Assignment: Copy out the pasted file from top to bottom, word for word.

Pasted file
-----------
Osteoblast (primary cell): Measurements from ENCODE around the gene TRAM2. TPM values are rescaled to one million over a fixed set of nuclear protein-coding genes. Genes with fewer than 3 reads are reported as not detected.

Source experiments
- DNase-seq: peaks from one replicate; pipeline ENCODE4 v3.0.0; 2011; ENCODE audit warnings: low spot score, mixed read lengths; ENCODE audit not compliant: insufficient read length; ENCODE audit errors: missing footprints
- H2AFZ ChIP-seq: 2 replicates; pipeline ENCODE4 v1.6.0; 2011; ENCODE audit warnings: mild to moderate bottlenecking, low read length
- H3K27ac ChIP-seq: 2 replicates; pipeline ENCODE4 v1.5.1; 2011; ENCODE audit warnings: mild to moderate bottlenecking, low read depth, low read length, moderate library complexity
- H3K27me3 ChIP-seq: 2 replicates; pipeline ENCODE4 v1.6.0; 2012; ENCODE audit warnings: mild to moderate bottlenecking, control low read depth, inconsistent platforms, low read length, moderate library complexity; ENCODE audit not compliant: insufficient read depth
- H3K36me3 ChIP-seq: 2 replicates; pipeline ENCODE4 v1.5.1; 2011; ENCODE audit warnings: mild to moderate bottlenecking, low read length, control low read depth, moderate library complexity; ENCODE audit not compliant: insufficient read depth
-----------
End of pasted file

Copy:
Osteoblast (primary cell): Measurements from ENCODE around the gene TRAM2. TPM values are rescaled to one million over a fixed set of nuclear protein-coding genes. Genes with fewer than 3 reads are reported as not detected.

Source experiments
- DNase-seq: peaks from one replicate; pipeline ENCODE4 v3.0.0; 2011; ENCODE audit warnings: low spot score, mixed read lengths; ENCODE audit not compliant: insufficient read length; ENCODE audit errors: missing footprints
- H2AFZ ChIP-seq: 2 replicates; pipeline ENCODE4 v1.6.0; 2011; ENCODE audit warnings: mild to moderate bottlenecking, low read length
- H3K27ac ChIP-seq: 2 replicates; pipeline ENCODE4 v1.5.1; 2011; ENCODE audit warnings: mild to moderate bottlenecking, low read depth, low read length, moderate library complexity
- H3K27me3 ChIP-seq: 2 replicates; pipeline ENCODE4 v1.6.0; 2012; ENCODE audit warnings: mild to moderate bottlenecking, control low read depth, inconsistent platforms, low read length, moderate library complexity; ENCODE audit not compliant: insufficient read depth
- H3K36me3 ChIP-seq: 2 replicates; pipeline ENCODE4 v1.5.1; 2011; ENCODE audit warnings: mild to moderate bottlenecking, low read length, control low read depth, moderate library complexity; ENCODE audit not compliant: insufficient read depth